53. McFarlane C. Sanitation in Mumbai’s informal settlements: state, ‘slum’, and infrastructure. Environ Plann A. 2008;40:88–107.

    Google Scholar 

  54. McFarlane C, Rutherford J. Political infrastructures: governing and experiencing the fabric of the city. Int J Urban Reg Res. 2008;32:363–74.

    Google Scholar 

  55. McFarlane C, Silver J, Truelove Y. Cities within cities: intra-urban comparison of infrastructure in Mumbai, Delhi and Cape Town. Urban Geogr. 2017;38:1393–417.

    Google Scholar 

  56. McKinney J. The polar variables of type construction. Soc Forces. 1957;35:300–6.

    Google Scholar 

  57. Meerow S, Newell J, Stults M. Defining urban resilience: a review. Landsc Urban Plann. 2016;147:38–49.

    Google Scholar 

  58. Minnery J, Storey D, Setyono J. Lost in translation? Comparing planning responses to urban growth in the global north and south. Urban Geogr. 2012;33:850–65.

    Google Scholar 

  59. Muggah R. Deconstructing the fragile city: exploring insecurity, violence and resilience. Eviron Urban. 2014;26:345–58.

    Google Scholar 

  60. Muñoz-Erickson T. Coproduction of knowledge–action systems in urban sustainable governance: the KASA approach. Environ Sci Pol. 2014;37:182–91.

    Google Scholar 

  61. Parnell S, Robinson J. (Re) theorizing cities from the Global South: Looking beyond neoliberalism. Urban Geogr. 2012;33:593–617.

  62. Parnell S, Pieterse E. Translational global praxis: rethinking methods and modes of African urban research. Int J Urban Reg Res. 2015;40:236–46.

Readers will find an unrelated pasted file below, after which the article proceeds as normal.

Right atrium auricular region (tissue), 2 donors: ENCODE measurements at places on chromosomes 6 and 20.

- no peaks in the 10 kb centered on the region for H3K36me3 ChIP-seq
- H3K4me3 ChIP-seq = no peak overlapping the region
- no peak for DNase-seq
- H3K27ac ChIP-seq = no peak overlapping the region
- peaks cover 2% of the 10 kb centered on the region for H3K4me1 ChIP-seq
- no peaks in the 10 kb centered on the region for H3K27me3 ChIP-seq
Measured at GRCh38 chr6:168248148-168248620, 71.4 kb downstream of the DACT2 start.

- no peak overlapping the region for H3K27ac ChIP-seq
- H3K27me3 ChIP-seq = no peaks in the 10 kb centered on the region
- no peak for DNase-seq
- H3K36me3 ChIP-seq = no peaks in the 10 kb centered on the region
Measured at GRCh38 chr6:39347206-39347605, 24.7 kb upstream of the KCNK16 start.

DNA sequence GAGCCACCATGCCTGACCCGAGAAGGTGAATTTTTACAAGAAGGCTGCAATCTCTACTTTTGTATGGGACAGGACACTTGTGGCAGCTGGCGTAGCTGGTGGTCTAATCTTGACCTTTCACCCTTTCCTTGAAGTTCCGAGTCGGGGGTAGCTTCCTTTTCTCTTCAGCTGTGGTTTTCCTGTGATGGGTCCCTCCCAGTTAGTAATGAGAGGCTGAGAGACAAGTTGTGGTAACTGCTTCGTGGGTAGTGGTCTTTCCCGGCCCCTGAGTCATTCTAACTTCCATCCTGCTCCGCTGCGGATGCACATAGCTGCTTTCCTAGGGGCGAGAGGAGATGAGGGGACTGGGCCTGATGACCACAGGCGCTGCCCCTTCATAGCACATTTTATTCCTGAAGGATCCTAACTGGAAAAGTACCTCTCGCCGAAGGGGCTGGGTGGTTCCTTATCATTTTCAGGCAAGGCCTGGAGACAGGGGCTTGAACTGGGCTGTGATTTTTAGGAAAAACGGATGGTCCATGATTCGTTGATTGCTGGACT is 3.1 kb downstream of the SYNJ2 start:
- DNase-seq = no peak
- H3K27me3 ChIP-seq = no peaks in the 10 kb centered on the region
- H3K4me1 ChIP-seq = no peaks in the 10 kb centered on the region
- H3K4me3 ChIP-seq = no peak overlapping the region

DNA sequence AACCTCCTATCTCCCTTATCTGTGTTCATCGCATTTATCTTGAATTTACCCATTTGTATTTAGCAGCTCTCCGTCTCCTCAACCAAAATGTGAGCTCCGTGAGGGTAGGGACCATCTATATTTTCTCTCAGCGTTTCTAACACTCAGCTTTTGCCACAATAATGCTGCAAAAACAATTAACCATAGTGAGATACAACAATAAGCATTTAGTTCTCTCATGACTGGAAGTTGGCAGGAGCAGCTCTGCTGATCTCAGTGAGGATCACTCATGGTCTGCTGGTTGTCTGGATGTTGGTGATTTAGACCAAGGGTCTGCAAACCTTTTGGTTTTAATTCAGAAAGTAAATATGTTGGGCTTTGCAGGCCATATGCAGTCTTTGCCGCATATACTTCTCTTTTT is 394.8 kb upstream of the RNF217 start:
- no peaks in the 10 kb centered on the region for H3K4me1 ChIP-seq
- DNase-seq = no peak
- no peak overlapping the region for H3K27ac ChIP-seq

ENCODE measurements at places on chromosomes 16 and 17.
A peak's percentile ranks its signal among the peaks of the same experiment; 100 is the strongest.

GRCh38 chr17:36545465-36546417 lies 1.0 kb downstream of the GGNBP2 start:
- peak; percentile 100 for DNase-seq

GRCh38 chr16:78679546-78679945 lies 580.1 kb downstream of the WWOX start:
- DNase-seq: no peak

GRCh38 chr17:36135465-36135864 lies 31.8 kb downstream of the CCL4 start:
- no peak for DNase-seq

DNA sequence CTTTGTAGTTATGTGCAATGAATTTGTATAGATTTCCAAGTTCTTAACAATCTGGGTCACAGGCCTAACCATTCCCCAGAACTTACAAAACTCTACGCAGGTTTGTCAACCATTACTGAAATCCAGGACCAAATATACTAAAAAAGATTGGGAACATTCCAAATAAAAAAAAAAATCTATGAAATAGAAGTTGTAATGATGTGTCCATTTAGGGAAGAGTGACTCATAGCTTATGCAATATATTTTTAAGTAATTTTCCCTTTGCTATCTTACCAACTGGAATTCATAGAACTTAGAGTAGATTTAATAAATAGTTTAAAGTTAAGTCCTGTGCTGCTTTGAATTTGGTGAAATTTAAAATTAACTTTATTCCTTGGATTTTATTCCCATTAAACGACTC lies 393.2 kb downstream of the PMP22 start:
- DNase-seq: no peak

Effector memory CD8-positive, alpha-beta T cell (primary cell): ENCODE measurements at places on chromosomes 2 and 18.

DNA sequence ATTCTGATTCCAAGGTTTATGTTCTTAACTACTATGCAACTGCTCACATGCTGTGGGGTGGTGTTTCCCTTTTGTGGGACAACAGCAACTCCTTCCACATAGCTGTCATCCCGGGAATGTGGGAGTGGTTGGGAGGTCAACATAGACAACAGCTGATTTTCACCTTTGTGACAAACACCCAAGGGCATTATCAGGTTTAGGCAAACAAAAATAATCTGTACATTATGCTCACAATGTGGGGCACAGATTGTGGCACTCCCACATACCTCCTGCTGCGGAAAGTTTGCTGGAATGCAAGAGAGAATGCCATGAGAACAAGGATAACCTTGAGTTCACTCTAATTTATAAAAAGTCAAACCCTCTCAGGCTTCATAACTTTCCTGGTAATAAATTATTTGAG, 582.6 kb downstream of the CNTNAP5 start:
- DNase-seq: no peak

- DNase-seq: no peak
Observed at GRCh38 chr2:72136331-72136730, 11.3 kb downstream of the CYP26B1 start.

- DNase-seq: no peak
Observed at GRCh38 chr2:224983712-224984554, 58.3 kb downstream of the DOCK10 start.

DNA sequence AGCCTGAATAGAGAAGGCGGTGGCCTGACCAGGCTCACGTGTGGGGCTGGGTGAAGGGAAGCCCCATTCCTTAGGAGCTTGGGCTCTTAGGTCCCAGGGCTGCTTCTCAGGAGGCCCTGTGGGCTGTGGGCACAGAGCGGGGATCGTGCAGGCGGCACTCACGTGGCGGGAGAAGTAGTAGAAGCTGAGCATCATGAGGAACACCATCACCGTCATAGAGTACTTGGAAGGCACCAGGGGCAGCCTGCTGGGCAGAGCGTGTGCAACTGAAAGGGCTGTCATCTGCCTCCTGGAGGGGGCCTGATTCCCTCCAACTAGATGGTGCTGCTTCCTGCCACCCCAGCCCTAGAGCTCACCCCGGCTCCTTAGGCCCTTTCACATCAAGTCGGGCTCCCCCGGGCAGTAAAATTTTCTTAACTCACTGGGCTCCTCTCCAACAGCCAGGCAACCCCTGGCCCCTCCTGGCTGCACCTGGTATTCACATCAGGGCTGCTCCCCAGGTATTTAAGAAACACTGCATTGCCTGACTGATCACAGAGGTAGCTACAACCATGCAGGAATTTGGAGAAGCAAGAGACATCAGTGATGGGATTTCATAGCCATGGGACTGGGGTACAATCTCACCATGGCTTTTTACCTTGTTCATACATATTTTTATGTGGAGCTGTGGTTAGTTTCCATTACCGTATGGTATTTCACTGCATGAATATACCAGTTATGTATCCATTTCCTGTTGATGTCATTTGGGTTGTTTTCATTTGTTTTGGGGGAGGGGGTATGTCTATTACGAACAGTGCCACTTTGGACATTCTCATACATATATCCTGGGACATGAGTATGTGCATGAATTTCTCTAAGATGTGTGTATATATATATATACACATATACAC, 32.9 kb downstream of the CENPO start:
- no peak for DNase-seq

Google Scholar 

  63. Patel Z, Greyling S, Parnell S, Pirie G. Co-producing urban knowledge: experimenting with alternatives to ‘best practice’ for Cape Town, South Africa. Int Dev Plann Rev. 2015;37:187–203.

    Google Scholar 

  64. Peck J, Theodore N. Mobilizing policy: models, methods, and mutations. Geoforum, 2010;41:169–174.

  65. Pierre J. Models of urban governance: the institutional dimensions of urban politics. Urban Aff Rev. 1999;34:372–96.

    Google Scholar 

  66. Pierre J. Can urban regimes travel in time and space? Urban regime theory, urban governance theory, and comparative urban politics. Urban Aff Rev. 2014;50:864–89.

    Google Scholar 

  67. Ramaswami A, Chavez A, Ewing-Thiel J, Reeve K. Two approaches to greenhouse gas emissions foot-printing at the city scale. Environ Sci Technol. 2011;45:4205–6.

    CAS  Google Scholar 

  68. Ramaswami A, Hillman T, Janson B, Reiner M, Thomas G. A demand-centered, hybrid life-cycle methodology for city-scale greenhouse gas inventories. Environ Sci Technol. 2008;42:6455–61.

    CAS  Google Scholar